On my first day, I walked into the music classroom and the teacher handed me an instrument to play. My heart started to race. I was thinking to myself: how on earth am I going to teach music in primary school when I haven't a musical bone in my body?
To add salt to the wound, we were asked to get into pairs and introduce ourselves through sing-ing a song to each other it was excruciating.
During a role-play class in drama, I was asked with my partner to mime a scenario of walking my dog through a park. Having 50 other people watching me and not being particularly gifted as an actor proved a daunting experience.
The paper-work thrown at me during the first six weeks of the PGDE primary course has been really overwhelming. Trying to read everything seems impos- sible, so managing my time and trying to prioritise my reading has been crucial.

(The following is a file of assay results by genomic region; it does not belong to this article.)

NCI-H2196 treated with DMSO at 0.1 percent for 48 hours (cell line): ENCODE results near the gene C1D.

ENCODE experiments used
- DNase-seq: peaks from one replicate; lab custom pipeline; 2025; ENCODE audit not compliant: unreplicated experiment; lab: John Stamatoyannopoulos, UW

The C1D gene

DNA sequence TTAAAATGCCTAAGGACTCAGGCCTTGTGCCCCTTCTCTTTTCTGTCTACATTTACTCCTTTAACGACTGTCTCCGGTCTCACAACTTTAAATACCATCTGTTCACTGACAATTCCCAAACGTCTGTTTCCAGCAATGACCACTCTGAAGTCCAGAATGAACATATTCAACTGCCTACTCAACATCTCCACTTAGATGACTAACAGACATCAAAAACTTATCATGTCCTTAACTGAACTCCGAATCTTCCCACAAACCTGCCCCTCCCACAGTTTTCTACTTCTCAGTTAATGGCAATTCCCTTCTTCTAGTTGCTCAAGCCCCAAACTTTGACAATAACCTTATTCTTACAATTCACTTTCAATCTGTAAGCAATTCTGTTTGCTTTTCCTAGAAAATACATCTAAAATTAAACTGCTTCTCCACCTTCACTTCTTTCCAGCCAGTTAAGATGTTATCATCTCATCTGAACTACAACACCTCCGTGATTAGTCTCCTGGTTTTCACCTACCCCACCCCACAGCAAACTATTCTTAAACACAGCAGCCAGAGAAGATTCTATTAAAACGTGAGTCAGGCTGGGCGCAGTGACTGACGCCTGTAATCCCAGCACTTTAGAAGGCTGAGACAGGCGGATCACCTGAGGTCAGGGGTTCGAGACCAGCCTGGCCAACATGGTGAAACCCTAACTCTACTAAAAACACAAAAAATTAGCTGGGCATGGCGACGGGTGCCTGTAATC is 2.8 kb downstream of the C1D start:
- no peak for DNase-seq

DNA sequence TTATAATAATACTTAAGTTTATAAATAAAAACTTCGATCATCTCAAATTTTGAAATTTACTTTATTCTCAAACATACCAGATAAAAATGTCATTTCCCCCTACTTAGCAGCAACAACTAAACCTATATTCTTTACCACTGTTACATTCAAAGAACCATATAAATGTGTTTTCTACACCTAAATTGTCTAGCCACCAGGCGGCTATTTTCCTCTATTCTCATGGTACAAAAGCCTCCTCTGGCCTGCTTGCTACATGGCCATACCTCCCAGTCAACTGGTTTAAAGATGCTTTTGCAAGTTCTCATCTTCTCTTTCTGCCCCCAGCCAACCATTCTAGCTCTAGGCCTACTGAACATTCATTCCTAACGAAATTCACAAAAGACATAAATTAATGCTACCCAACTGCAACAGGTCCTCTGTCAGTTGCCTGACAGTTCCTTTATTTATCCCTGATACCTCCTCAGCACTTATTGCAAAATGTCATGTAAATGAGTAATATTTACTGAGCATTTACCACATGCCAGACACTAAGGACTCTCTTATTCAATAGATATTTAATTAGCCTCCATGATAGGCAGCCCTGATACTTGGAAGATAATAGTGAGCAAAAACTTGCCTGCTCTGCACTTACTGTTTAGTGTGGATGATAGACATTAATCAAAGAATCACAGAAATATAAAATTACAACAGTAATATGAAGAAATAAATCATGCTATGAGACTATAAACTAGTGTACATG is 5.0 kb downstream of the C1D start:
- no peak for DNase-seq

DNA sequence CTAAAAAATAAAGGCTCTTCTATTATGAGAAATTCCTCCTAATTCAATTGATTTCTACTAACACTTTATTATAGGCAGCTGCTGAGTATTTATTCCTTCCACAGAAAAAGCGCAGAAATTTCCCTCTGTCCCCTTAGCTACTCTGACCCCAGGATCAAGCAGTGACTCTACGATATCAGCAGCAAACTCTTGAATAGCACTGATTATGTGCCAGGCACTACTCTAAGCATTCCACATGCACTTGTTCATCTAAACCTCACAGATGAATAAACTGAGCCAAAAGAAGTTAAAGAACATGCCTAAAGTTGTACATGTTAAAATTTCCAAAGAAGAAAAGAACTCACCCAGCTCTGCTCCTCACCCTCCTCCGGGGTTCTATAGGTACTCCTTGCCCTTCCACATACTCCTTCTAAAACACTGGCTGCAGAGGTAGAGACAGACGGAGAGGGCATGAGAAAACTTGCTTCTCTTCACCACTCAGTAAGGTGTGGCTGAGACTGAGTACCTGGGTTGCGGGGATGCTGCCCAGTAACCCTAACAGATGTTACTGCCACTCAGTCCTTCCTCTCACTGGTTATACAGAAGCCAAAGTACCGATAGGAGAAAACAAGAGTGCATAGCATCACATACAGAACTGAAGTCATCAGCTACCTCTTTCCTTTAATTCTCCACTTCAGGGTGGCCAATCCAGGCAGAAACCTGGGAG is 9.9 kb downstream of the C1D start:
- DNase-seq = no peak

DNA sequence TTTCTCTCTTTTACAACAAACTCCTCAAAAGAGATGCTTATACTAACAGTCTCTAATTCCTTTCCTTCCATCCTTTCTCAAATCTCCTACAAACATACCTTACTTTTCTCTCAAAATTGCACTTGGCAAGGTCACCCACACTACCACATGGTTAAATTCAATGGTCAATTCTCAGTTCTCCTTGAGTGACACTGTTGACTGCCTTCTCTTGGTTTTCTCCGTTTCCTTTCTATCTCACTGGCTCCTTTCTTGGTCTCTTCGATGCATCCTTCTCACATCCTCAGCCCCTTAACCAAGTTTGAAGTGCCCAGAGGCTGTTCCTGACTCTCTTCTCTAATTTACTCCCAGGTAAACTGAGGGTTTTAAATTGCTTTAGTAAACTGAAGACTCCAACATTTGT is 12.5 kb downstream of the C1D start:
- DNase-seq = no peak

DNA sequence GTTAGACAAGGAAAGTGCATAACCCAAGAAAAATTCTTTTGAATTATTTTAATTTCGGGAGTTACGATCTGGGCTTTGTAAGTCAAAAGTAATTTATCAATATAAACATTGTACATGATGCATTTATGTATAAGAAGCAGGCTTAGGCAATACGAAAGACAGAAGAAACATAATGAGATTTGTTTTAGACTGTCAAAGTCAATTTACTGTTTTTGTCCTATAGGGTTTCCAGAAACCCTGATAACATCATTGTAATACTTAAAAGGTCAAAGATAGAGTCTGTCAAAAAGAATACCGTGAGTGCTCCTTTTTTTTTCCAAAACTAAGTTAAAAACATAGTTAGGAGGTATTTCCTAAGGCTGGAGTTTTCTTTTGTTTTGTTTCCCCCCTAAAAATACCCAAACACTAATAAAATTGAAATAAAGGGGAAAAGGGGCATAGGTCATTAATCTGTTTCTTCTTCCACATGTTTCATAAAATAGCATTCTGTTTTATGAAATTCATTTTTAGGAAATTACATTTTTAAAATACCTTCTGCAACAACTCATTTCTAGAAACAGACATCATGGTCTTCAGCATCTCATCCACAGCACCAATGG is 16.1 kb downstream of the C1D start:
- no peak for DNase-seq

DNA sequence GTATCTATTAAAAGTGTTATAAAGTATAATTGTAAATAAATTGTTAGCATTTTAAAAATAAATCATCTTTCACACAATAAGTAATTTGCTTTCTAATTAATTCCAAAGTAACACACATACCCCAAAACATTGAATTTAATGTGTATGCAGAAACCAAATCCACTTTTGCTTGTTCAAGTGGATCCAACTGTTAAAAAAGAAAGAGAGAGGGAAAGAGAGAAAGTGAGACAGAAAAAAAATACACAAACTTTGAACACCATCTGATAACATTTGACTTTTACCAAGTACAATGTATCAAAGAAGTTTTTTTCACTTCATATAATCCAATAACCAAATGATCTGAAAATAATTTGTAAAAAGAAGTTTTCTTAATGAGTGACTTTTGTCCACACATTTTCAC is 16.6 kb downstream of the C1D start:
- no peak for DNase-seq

So, why am I still here? Doing the PGDE course brings back memories of being at school again. It feels strange, but in a positive way, having to come home and do my science homework, prepare for maths or organise my PE kit for the next day at class.
The other students in my year have been a great support. They vary in age, background and life experiences, so they all bring something different to the classroom. I found this comforting and reassuring as, prior to the course, I was apprehensive that my experiences would have little relevance to teaching.
So, if you feel you're going to struggle to teach subjects that you were particularly weak on at school (art, music, drama), don't panic. From my first few weeks on the course, I've learnt it's not about being a master in every subject area it's about being creative as a teacher and providing the children with the opportunities and a context that is meaningful to them.